Skip to content Skip to navigation

Some Observations On the Suffix -nt- in the Indo-European Languages

This paper aims at systemizing the meanings and usages of the suffix -nt- in the Indo-European languages. A tracing and reconstruction of its primary distribution, development and origin is proposed. Besides the well known deverbal adjectives – present (active) participles, the article is focused on the formations derived from nouns and adjectives, classifying them according to their meanings. A conclusion about the possible connection between the denominal and deverbal forms in a historical and comparative perspective follows.

Le but de cet article est de systématiser les significations et les emplois du suffixe -nt- dans les langues indo-européennes. Il propose une reconstruction de ses distributions, de son developpement et de ses origines primaires. À côté des adjectifs verbaux bien connus – les participes présents actifs, les derivés des noms et des adjectifs sont étudiés et classifiés selon leurs signification. En conclusion analyse la connection possible entre les deux classes dérivées.

The aim of this article is to briefly present and summarize the meanings of the suffix -nt- in forms attested in some of the Indo-European (IE) languages. Having those meanings classified will make it possible to reconstruct the principal primary usage of the suffix as well as to clarify its origin. I shall focus my attention mainly on two languages – Hittite and Sanskrit as being the oldest ones we have data for; I shall also briefly present the state in the Slavic language family without getting into detailed study, which itself could be the aim of another paper. During the classification, various data from other IE languages where the suffix is also attested will be adduced too, which itself will help placing the observed problem into a wider comparative background.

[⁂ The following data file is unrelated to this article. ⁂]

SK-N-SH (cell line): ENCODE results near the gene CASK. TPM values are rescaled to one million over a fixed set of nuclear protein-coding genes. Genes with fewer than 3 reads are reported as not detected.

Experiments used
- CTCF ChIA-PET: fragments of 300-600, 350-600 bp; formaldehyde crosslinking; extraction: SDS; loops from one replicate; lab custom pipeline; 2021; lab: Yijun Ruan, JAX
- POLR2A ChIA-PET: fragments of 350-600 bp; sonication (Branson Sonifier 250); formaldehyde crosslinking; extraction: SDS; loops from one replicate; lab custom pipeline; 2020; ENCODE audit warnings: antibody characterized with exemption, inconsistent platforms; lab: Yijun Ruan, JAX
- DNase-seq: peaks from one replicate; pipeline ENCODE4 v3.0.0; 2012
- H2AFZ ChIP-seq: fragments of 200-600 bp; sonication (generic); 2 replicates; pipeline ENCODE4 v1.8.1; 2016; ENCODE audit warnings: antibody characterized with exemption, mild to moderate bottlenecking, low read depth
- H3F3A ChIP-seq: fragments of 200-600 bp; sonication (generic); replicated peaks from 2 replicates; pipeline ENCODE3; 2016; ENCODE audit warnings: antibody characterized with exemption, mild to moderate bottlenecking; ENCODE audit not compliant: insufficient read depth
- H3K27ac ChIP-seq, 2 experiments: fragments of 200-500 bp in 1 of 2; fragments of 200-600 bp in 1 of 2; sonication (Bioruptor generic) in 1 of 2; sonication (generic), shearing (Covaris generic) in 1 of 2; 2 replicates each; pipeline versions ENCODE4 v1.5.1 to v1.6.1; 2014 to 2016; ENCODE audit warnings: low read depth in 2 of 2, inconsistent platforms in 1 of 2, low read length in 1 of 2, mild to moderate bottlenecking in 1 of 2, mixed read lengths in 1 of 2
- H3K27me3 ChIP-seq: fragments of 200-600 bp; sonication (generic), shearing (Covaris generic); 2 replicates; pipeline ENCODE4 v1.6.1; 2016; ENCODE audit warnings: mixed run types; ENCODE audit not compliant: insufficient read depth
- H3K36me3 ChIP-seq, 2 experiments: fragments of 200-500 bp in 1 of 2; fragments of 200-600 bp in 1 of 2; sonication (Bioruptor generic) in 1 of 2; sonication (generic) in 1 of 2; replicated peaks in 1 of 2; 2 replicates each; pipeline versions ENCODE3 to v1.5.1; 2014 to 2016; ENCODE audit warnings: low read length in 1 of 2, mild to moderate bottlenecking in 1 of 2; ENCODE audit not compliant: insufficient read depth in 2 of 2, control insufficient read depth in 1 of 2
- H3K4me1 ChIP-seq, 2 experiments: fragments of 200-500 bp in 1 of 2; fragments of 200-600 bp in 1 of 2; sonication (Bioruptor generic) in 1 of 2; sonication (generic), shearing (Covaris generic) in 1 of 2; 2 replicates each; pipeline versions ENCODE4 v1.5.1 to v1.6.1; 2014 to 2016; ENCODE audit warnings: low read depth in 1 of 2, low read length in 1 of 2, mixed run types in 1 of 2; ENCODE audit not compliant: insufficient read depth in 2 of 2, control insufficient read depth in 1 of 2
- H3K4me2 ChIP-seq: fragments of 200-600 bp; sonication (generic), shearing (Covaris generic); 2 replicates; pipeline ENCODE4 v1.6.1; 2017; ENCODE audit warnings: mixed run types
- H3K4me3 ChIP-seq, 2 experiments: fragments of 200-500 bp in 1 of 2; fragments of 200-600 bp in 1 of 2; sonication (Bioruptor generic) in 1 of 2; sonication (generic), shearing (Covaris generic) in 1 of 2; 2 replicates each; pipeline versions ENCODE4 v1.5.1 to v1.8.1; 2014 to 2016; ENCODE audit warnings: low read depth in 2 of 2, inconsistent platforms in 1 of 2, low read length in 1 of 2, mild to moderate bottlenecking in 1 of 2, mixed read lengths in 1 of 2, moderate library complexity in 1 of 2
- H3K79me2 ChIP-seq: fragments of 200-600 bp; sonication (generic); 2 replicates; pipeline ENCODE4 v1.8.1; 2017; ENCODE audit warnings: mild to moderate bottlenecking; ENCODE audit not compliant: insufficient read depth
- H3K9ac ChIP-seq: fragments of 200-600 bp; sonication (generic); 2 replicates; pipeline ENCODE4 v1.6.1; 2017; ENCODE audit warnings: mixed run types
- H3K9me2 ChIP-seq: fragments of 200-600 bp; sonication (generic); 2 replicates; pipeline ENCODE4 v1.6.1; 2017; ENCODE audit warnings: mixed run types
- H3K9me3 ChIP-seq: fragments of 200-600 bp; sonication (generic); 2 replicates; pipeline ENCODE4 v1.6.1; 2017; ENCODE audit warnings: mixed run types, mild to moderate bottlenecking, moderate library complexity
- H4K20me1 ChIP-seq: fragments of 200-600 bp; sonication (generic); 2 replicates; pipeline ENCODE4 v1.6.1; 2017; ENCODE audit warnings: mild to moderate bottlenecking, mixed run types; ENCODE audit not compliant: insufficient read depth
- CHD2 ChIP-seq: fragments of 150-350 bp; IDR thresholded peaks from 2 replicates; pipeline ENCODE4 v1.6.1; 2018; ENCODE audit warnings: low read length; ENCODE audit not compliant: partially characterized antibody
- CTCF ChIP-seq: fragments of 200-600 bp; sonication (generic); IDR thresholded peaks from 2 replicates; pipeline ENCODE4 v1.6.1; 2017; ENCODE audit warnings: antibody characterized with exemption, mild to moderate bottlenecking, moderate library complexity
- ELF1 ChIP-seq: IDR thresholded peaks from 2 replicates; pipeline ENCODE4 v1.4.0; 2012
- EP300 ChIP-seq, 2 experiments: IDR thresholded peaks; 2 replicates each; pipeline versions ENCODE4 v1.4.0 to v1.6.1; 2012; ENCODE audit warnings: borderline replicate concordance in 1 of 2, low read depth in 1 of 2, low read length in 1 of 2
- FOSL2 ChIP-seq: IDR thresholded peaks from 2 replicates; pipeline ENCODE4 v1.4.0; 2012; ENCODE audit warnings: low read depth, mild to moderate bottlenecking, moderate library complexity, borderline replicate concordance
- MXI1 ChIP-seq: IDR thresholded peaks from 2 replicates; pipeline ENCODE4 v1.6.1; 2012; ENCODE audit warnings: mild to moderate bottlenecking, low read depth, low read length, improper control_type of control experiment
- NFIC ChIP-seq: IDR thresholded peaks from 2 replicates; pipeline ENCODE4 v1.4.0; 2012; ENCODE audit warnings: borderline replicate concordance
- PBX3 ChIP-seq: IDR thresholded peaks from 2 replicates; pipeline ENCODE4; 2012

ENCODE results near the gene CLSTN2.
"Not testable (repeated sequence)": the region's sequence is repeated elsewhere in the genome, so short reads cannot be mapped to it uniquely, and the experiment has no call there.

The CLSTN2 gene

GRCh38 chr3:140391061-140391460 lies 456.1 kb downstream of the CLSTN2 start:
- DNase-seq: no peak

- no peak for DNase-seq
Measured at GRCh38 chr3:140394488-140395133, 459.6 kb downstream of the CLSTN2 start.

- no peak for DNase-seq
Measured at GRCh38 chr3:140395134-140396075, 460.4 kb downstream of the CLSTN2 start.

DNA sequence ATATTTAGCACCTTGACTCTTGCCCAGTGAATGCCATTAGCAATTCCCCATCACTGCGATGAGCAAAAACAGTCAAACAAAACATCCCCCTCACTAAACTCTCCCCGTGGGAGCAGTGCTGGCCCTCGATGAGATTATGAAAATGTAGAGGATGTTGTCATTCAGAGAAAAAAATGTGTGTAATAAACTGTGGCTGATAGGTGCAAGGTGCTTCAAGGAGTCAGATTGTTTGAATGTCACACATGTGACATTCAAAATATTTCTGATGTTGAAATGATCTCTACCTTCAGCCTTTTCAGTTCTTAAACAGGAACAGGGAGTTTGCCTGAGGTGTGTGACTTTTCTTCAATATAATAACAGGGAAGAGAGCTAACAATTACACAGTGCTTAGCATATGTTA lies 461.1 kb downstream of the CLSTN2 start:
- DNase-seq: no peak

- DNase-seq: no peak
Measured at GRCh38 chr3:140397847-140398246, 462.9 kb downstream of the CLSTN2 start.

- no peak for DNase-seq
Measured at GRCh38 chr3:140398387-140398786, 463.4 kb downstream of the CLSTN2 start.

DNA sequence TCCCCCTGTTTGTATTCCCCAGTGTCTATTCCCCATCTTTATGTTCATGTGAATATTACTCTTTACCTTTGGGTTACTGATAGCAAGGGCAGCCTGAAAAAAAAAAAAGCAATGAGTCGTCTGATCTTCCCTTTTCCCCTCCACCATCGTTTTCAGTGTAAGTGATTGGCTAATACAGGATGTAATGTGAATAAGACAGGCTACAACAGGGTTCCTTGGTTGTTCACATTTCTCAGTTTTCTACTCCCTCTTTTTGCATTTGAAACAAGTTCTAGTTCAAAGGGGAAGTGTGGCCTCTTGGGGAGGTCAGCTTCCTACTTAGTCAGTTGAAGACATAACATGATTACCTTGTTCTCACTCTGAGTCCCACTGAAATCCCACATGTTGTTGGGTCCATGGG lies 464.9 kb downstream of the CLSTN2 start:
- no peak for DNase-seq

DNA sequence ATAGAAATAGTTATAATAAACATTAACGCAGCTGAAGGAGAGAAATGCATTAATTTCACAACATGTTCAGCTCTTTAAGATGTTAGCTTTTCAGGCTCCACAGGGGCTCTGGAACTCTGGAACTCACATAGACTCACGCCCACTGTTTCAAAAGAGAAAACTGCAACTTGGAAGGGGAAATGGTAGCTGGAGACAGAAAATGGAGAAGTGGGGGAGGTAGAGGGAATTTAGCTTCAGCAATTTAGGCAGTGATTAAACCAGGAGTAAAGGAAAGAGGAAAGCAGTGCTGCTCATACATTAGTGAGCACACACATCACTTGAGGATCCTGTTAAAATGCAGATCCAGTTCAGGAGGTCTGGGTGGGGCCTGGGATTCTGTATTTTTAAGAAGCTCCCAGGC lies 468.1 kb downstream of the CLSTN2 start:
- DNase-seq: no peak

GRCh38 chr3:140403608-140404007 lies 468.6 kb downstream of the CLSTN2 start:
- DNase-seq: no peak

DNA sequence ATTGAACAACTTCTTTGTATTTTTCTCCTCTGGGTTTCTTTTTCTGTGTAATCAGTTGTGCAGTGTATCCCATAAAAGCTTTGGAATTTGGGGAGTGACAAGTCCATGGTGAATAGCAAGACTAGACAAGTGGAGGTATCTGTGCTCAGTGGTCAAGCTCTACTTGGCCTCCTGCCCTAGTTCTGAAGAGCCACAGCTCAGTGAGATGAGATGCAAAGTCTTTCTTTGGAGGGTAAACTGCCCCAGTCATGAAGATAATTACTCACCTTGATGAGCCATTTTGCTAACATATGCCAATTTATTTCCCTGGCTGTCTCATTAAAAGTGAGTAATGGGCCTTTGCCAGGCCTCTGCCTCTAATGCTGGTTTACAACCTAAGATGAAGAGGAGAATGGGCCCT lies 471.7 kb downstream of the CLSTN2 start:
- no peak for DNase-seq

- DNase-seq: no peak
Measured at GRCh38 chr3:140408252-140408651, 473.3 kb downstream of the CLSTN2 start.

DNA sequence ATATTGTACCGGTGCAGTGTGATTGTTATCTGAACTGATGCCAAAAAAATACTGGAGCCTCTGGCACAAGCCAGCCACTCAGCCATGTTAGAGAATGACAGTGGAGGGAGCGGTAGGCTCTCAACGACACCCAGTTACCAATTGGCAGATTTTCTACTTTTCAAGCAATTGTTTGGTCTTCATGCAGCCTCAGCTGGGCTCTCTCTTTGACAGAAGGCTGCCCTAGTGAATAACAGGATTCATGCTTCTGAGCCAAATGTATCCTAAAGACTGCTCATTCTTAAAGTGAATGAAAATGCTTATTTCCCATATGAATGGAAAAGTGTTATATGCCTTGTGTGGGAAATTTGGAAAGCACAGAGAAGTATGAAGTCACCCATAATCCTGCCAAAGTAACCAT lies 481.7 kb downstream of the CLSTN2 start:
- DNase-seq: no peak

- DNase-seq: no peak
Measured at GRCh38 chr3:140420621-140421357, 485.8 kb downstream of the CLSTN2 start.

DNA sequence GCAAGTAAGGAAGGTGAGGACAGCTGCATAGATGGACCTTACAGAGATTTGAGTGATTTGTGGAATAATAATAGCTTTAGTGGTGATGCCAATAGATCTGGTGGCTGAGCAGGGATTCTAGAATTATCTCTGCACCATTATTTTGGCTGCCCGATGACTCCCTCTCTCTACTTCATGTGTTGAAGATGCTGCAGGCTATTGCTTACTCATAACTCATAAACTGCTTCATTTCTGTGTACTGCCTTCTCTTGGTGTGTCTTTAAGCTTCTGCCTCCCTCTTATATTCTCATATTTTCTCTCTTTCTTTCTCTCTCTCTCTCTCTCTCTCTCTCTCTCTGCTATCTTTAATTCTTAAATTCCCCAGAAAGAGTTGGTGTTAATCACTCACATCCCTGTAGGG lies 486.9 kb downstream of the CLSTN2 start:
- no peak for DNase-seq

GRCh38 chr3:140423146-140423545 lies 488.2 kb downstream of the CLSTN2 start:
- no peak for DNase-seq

The nt-suffix appears in noun, adjectival and verbal formations, which I believe is the state in (late) Proto-Indo-European (PIE) as well.

I. Attached to verb roots, the suffix forms verbal adjectives, which later acquire the sense of a present participle. This formation is spread in almost all of the IE languages and it presents a stable productivity. The Hittite language, though, shows an earlier state of the matters when the meaning of the participle was not related to a specific connotations of voice. Thus in Hittite this participle expressed state. It could be said that its meaning, when formed from a transitive verb expressing a state of the object or a person affected upon, was close to the meaning of a passive participle in the latter languages: – appant- ‘seized, piyant- ‘given, ḫaššant- ‘born. Formed from intransitive verbs, the participle could express an attained state: akkant- ‘died’, pānt- ‘departed’. Generically used, the participles from transitive verbs could express both active and passive voice: šekkant- ‘knowing (spirit)’ and ‘known (person)’ (Hoffner, Melchert 2008: 339). It is also worth noting that this participle was used along with the conjugated forms of the verb ‘to be’ for forming the passive voice of transitive verbs which usually exists in active. This construction was more preferable than the medio-passive forms of those verbs, which can mean that these forms expressing voice were a more recent feature of the language (Hoffner, Melchert 2008: 304).